Dane: Asia still prime for Supercars expansion
V8 Supercars should continue its push into Asia despite the collapse of this year’s KL City 400, according to Triple Eight boss and category board member Roland Dane.
The championship confirmed today that its planned August 12-14 Kuala Lumpur event has been cancelled due to an ongoing legal dispute involving KL City Hall, inaugural promoters GT Global and new organisers City Motorsports.
Kuala Lumpur was earmarked as the start of the championship’s latest move into Asia following a completion of a four-year contract to race at the Malaysian event.
Championship boss James Warburton has been bullish on plans to have two Asian events on the calendar by next year.
While disappointed by the demise of this year’s Kuala Lumpur race, Dane is convinced that Asia remains the best area for overseas expansion if sustainable events can be created.
“I’m disappointed because I know Kuala Lumpur very well, I have been doing business there for 30 years and enjoyed going there last year enormously,” Dane told Speedcafe.com.
“But at the end of the day we are always in other people’s hands when events are promoted overseas, so it can happen.
“If we are going to go overseas then it makes sense to be in the same sort of timezones and that has always been my position.
“Outside those timezones can be fun like going to Austin (Texas, USA) and going to the Middle East, but it was very difficult to justify because television was so compromised as a result of it in Australia.
“For me the area directly to the north of Australia is the area we should be looking at if we are going to race overseas.
“If we are going to go overseas the events must be sustainable so if they make sense and are in that timezone then I’ll be very pleased to go.”
Triple Eight is one of several teams with sponsors that had planned to activate around the KL event.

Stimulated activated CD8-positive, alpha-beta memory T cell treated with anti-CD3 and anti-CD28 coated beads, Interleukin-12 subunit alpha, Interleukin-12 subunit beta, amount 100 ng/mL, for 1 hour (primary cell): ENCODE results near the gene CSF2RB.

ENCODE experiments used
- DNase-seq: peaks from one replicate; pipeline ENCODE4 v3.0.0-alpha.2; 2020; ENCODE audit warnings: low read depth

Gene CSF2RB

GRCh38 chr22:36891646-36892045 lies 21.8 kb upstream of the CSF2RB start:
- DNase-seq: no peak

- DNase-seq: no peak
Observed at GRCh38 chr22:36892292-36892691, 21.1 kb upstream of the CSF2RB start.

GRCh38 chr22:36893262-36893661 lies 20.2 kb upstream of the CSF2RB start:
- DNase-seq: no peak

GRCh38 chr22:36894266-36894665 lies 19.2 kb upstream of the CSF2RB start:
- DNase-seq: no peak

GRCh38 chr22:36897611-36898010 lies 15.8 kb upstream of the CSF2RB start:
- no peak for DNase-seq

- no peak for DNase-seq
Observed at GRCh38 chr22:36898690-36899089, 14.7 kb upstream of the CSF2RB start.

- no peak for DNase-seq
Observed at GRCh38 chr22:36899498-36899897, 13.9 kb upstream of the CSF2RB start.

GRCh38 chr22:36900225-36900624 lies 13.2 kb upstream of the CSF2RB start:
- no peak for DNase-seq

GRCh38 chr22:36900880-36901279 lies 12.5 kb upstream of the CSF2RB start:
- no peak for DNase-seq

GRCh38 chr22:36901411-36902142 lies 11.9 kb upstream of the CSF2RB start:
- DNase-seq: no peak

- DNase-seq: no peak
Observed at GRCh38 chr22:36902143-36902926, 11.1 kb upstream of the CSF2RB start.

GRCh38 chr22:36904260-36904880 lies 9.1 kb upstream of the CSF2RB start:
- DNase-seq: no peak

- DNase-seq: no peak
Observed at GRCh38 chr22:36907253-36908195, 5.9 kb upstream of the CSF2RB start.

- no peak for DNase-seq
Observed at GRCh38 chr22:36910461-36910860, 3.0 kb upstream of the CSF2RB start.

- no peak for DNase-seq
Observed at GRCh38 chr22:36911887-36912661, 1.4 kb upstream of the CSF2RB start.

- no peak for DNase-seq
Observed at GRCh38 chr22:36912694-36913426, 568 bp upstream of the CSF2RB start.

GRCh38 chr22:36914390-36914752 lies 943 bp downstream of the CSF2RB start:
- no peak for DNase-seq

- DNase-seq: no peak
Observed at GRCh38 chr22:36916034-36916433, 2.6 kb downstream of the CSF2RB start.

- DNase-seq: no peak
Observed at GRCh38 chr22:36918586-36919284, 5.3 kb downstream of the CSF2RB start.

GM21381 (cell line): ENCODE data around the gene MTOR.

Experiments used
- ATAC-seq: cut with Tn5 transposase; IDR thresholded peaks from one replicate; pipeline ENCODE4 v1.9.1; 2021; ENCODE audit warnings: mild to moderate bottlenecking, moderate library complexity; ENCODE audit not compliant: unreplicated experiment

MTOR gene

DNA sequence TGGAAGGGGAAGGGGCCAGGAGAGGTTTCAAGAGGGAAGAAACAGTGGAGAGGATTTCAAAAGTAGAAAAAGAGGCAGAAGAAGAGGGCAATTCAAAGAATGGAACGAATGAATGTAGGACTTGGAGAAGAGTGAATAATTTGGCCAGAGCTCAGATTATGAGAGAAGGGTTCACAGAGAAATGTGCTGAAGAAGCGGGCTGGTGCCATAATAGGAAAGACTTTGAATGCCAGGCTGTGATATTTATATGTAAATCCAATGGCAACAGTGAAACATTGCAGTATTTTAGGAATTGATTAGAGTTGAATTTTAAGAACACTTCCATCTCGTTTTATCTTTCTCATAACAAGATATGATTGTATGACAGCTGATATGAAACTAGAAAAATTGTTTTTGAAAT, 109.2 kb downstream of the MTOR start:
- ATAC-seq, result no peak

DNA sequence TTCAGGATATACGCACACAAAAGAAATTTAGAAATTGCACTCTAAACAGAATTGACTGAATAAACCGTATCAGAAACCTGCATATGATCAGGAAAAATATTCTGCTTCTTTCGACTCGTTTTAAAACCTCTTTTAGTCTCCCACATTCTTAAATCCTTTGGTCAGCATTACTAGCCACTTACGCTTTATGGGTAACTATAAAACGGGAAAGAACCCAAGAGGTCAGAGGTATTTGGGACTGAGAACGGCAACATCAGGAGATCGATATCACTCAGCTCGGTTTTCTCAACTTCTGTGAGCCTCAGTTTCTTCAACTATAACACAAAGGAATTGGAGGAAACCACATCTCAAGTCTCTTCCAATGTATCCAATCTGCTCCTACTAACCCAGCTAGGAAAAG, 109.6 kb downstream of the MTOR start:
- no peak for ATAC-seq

The regional-based nature of modern sponsorship decisions had been trumpeted by the category as a key benefit of racing in KL.
“This juncture so late in the day is extremely inconvenient because we had activations planned in our case with Red Bull in Malaysia,” Dane added.
“We had other sponsors that had been keen to take people there and treat it as a special incentive.
“It is unfortunate but we will wait and see that the right assurances are in place for next year.
“I’m sure the category management will be trying to ensure that we have got the right guarantees in place for the event to be on the calendar next year.”
Erebus Motorsport is another to have had sponsorship functions planned following its appearance at the inaugural event last year.
General manager Barry Ryan admits the Kuala Lumpur cancellation also requires a renegotiation with sponsors that had been promised a 15 event championship.
“It is a little bit disappointing, especially for our partners like Sepura as their office is in KL,” Ryan told Speedcafe.com.
“We were going to do something with them so we will have to re-manage some things now.
“I’m sure James (Warburton) and all the management did everything they could to make it work and unfortunately they couldn’t.
“(Losing an event) still makes it difficult and with sponsors you have commitments for a certain number of rounds for the year.
“All of a sudden there is one less round so you have to communicate with them and try and find some neutral ground.”
Teams are still expected to receive a portion of the sanction fee that they would have been paid by City Motorsports had the KL race taken place.
Ultimately unsuccessful efforts to rescue the event included talk of relocating it to the nearby Sepang International Circuit or shifting the date to later in the season.